Ontario is providing life-saving naloxone to police and fire services across the province and seeking an expanded ability from the federal government to address overdoses, as new data shows that opioid-related deaths continue to increase.
"As a nurse, I have seen first-hand how addiction can affect anyone -- and everyone -- in a community. It’s critical that police officers and firefighters have Naloxone kits at the ready so they can administer the lifesaving antidote if and when they need it,” said Kathryn McGarry, MPP Cambridge.
“The growing Opioid crisis is complex, deadly and affecting thousands of families across North America. Ontario continues to respond with evidence-based community and health programs to address the complicated societal problems that fuel addiction.”
New data shows the urgent need for continued action. There were 336 opioid-related deaths in Ontario from May to July 2017, compared with 201 during the same time period in 2016, representing a 68 per cent increase. From July to September 2017, there were 2,449 emergency department visits related to opioid overdoses, compared with 1,896 in the three months prior, representing a 29 per cent increase.
Naloxone can temporarily reverse an opioid overdose, and will be offered to all 61 police services across the province, including municipal and First Nation police services as well as the Ontario Provincial Police. The kits will also be made available to all 447 municipal full-time, composite, and volunteer fire departments, all northern fire departments, as well as all First Nations fire services to prevent overdoses, and could also be used to help front-line police and firefighters in case of exposure. Naloxone kits are currently available for free at participating pharmacies and from eligible community and health organizations.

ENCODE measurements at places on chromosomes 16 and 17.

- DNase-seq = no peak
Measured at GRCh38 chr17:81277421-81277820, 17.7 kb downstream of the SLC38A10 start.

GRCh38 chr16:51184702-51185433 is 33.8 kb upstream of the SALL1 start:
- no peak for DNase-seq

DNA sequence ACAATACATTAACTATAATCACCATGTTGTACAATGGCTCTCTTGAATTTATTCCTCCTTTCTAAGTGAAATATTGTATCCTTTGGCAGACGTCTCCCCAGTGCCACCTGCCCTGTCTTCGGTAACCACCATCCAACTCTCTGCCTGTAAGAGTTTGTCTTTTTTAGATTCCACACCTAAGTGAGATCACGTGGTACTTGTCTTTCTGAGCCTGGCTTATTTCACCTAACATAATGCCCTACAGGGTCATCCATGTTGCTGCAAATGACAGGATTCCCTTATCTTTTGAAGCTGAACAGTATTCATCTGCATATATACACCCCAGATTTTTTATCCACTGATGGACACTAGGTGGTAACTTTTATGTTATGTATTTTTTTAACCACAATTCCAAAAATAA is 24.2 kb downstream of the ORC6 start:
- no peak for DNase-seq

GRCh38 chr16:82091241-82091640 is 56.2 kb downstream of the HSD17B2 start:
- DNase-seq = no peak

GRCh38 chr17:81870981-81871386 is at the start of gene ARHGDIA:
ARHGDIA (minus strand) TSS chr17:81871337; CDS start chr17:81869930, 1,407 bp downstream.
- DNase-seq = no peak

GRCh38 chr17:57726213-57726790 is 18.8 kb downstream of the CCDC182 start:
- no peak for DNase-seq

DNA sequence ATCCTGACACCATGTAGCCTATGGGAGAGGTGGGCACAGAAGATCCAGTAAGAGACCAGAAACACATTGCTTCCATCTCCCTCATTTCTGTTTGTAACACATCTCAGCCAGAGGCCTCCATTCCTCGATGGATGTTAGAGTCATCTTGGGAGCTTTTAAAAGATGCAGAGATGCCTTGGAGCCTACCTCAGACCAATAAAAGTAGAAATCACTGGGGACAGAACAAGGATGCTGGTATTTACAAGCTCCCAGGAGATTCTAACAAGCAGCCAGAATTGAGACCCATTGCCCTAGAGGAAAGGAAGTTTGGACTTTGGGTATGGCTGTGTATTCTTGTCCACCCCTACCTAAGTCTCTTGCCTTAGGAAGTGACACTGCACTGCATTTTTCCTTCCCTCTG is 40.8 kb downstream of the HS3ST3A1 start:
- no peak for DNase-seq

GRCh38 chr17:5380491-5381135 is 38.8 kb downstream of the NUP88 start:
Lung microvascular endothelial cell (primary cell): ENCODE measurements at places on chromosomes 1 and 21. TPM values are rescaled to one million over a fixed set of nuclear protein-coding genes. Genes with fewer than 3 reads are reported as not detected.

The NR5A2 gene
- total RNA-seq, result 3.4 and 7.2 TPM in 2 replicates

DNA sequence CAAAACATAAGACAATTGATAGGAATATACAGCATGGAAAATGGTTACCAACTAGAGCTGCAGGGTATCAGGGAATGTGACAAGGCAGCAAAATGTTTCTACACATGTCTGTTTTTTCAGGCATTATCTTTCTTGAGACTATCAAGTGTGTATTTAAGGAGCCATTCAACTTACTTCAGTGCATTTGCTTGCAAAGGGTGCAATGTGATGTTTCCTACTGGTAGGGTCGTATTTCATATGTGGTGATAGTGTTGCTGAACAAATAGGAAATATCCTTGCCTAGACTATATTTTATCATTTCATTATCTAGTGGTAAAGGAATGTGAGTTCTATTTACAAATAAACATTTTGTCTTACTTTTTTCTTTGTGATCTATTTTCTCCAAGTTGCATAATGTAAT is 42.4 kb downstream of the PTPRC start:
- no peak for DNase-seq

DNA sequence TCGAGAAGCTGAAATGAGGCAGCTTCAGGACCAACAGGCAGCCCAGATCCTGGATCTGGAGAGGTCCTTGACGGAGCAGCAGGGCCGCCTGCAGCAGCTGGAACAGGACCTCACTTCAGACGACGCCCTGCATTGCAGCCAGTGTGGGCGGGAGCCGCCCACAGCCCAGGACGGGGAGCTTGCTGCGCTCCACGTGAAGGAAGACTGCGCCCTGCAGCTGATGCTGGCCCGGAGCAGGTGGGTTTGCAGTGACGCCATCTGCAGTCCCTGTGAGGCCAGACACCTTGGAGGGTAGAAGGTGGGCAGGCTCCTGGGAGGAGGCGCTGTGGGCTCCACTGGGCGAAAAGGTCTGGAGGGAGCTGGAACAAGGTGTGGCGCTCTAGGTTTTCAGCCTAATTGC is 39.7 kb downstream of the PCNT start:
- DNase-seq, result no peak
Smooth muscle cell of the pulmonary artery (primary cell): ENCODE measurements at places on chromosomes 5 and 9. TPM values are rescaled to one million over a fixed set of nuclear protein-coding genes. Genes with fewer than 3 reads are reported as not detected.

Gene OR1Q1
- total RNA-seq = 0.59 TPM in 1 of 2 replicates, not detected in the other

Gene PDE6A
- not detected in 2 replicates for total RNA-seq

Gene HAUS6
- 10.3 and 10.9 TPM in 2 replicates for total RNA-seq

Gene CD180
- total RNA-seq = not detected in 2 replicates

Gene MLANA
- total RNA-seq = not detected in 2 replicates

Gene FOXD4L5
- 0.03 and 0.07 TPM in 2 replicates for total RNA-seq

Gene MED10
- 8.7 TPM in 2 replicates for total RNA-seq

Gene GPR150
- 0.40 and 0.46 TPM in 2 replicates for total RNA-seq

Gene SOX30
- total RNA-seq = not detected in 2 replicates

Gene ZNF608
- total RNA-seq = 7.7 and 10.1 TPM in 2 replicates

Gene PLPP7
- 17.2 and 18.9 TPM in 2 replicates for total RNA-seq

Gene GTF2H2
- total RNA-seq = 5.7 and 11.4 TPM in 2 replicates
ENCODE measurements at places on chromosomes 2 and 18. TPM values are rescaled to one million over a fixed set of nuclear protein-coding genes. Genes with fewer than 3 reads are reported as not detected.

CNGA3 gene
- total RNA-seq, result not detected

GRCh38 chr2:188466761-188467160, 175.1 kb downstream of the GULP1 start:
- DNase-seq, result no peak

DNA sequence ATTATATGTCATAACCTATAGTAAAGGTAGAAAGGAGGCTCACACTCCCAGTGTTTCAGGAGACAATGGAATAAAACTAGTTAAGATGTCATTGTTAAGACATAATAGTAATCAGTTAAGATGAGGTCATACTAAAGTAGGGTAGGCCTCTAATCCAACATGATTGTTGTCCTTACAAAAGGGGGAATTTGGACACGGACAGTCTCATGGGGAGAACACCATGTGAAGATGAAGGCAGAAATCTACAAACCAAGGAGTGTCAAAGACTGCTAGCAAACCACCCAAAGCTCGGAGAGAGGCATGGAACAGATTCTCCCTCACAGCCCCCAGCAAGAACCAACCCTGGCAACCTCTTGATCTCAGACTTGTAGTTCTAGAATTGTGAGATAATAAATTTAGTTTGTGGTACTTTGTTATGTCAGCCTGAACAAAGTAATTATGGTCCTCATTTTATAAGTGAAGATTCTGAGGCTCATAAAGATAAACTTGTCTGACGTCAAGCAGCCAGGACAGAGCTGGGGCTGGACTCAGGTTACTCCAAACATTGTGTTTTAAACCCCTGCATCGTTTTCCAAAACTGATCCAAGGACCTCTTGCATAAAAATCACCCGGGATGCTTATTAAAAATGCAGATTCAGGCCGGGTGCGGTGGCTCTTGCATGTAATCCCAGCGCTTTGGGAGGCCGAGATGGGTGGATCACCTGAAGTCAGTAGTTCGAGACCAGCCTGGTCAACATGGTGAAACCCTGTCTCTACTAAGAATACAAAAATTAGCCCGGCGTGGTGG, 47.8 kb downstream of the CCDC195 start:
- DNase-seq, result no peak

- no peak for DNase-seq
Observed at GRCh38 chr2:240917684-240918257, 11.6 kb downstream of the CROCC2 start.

"Our police officers have been on the front-line from the start in dealing with the opioid crisis and worked closely with our government, health and first responder partners. By making naloxone kits available to our officers, police personnel will be better equipped to save lives and protect themselves, said Chief Bryan Larkin, Waterloo Regional Police service and President of the Ontario Association of Chiefs of Police.
In addition, the federal government has recently announced changes that would expand the ability of provinces to respond to the escalating opioid crisis. Under the new federal policy, provinces experiencing a public health emergency can request an exemption under federal law for temporary overdose prevention sites.
In response to this federal change in policy, Minister Hoskins wrote a letter to the Federal Health Minister today recognizing the public health emergency in Ontario due to the opioid crisis, and formally requested that the federal government allow Ontario to approve and fund overdose prevention sites.
These overdose prevention sites would provide necessary health services that are accessible and free of stigma to help reduce the growing number of overdose deaths affecting some of the most vulnerable and marginalized populations in Ontario. Establishing overdose prevention sites with a federal exemption would also protect front-line workers at these sites from criminal prosecution.
"Every life lost to this opioid crisis is an avoidable tragedy. Our government is committed to using every tool available to save lives and help communities grappling with this crisis," said Dr. Eric Hoskins
Minister of Health and Long-Term Care
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